The power of languages
Sian learned Russian at secondary school. She thought the language was super cool and linked well with her love of space.
“When I was younger, I was very dismissive of languages. I wanted to be a scientist, I wanted to do physics and really didn’t think I needed languages. But now, I’m like: of course you need languages! The more languages you know in Europe the more opportunities it opens up for your career!”
Working in the space industry often requires a global collaboration between many countries such as Europe, Russia, USA, UAE – all sharing knowledge, working together for a common goal. Sian really enjoys this side of her job, as it makes her open-minded to others from different backgrounds.
“You learn about food, culture and jokes in other languages, it’s really fun. It adds a whole new dimension to the office having people from different nationalities and cultures.”
Outside of work
When she’s not building her way to space, Sian enjoys gliding and scuba diving. She says Scuba diving transports you to another world, and is the closest experience on Earth to being in space!
logical, open-minded, organised
A-Levels, Degree, Physics
Employer: Airbus defence and space
Airbus is based in Europe and are world leaders in the aerospace sector. Their work ranges from commercial flights to defence and space. They design, produce and deliver innovative solutions to create a more connected, safer and more prosperous world. Airbus are currently pushing the boundaries of technology and working towards a cleaner future of aviation through developing unmanned vehicles and electric propulsion systems for aircraft.
Airbus is based in Europe and are world leaders in the aerospace sector. Their work ranges from commercial flights to defence and space. They design, produce and deliver innovative solutions to create a more connected, safer and more prosperous world.
Airbus are currently pushing the boundaries of technology and working towards a cleaner future of aviation through developing unmanned vehicles and electric propulsion systems for aircraft.
The range of applications of technology and knowledge at Airbus defence and space requires a lot of different STEM, and non-STEM, based roles.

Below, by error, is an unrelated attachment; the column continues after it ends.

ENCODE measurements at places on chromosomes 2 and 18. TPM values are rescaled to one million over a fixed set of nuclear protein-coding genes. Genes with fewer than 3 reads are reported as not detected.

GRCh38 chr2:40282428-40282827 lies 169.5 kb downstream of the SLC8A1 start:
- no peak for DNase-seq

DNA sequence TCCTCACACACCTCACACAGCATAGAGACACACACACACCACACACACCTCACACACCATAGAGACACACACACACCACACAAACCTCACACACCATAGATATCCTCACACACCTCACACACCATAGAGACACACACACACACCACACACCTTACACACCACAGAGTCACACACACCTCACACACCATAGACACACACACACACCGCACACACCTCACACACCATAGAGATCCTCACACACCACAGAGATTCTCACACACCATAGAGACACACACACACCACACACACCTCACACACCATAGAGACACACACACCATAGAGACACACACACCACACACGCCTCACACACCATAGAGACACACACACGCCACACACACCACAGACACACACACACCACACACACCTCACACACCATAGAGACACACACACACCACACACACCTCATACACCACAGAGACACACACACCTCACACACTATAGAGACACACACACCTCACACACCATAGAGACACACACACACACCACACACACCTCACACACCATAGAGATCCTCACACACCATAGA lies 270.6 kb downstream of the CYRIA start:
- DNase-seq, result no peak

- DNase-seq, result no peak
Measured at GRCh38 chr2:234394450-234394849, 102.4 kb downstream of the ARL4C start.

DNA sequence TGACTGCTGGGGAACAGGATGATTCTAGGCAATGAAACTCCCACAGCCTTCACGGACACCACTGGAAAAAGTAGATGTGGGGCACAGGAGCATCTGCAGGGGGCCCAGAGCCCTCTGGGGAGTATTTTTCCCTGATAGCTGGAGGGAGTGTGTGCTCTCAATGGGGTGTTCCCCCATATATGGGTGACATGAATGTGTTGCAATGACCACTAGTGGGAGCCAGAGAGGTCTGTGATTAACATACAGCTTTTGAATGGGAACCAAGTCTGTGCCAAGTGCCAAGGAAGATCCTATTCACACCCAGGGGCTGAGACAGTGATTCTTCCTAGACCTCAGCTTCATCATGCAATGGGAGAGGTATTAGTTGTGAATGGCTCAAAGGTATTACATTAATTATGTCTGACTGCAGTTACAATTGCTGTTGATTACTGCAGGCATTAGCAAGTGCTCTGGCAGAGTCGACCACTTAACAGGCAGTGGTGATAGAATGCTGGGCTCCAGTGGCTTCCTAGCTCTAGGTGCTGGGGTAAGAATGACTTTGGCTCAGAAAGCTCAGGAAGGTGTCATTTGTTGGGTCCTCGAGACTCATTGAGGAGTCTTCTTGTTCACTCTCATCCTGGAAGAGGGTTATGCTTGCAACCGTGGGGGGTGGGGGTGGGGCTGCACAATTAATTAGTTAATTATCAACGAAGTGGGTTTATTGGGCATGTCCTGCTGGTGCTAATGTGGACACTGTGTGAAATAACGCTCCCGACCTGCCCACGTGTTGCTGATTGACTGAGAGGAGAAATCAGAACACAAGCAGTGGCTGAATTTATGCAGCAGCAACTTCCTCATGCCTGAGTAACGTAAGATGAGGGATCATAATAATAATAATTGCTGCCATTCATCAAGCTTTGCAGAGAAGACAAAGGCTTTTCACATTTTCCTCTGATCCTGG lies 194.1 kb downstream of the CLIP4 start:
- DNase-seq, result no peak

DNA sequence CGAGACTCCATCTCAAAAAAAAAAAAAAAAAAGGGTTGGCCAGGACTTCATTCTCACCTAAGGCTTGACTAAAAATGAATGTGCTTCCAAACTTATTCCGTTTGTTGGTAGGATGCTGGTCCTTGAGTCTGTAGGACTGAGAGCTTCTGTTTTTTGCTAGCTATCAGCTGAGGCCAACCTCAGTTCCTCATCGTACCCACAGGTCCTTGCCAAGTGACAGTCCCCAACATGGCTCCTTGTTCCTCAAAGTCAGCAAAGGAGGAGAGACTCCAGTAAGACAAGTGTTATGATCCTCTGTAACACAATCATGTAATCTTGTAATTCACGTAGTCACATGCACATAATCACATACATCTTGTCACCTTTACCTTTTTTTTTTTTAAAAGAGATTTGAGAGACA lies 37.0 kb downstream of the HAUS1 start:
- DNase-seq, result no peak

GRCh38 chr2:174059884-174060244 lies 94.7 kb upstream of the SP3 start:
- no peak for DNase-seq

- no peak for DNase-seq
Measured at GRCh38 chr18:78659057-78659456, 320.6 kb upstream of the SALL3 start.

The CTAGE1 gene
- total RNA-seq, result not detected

Among the different roles at Airbus defence and space are:
- Mechanical Engineers
- Electrical and Electronic Engineers
- Software Engineers
- Aerospace Engineers
- Sales Engineers
- Health & Safety Advisers
- Quality Systems Engineer
- PR and Communications Officers
- Test Technicians and Assistants
Being the largest aeronautics and space company in Europe, Airbus is an extremely global company, so there is a large amount of opportunities to travel.
You can see what current vacancies Airbus have here.
Topics in Science and Maths that link to Airbus defence and space and what the company does:
Case Study: Sophie Robinson
“One of the good things about engineering is that there are a lot of opportunities where you can use your skillset to make a difference, and make a difference in lots of different fields as well!”
Sophie grew up in a working class family from a mining village in the North of England. As a child, she remembers wanted to be an astronaut and being fascinated with Lego (she claims to have had the equivalent of her body weight in Lego!) and Meccano. Her parents encouraged her to go to university: they saw it as a good route to a professional job. Sophie recalls:
“When I was young I was always really into maths and science. I would have done a pure maths degree but there was something always nagging in the back of my mind […] I always wanted something more practical.”